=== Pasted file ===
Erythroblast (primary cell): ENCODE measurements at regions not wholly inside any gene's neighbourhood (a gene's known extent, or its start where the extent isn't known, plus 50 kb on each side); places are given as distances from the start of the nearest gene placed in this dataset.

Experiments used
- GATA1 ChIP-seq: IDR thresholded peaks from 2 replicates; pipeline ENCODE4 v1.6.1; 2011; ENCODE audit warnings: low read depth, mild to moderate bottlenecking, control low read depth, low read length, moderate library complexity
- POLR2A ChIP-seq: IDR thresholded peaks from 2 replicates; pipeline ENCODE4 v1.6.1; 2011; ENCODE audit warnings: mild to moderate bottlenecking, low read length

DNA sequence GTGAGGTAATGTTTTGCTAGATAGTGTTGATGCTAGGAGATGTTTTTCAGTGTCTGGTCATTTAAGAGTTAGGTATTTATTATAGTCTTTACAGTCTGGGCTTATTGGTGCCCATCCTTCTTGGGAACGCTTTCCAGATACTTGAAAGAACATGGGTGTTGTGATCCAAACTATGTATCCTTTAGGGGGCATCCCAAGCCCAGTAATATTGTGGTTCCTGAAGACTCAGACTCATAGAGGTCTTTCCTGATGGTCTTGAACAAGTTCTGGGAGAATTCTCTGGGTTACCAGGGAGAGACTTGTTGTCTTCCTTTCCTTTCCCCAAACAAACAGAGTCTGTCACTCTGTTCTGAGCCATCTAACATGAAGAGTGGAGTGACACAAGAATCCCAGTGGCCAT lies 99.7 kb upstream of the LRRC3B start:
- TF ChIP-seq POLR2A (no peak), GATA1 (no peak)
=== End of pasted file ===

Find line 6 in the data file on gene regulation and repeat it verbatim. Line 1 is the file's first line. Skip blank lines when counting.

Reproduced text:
- TF ChIP-seq POLR2A (no peak), GATA1 (no peak)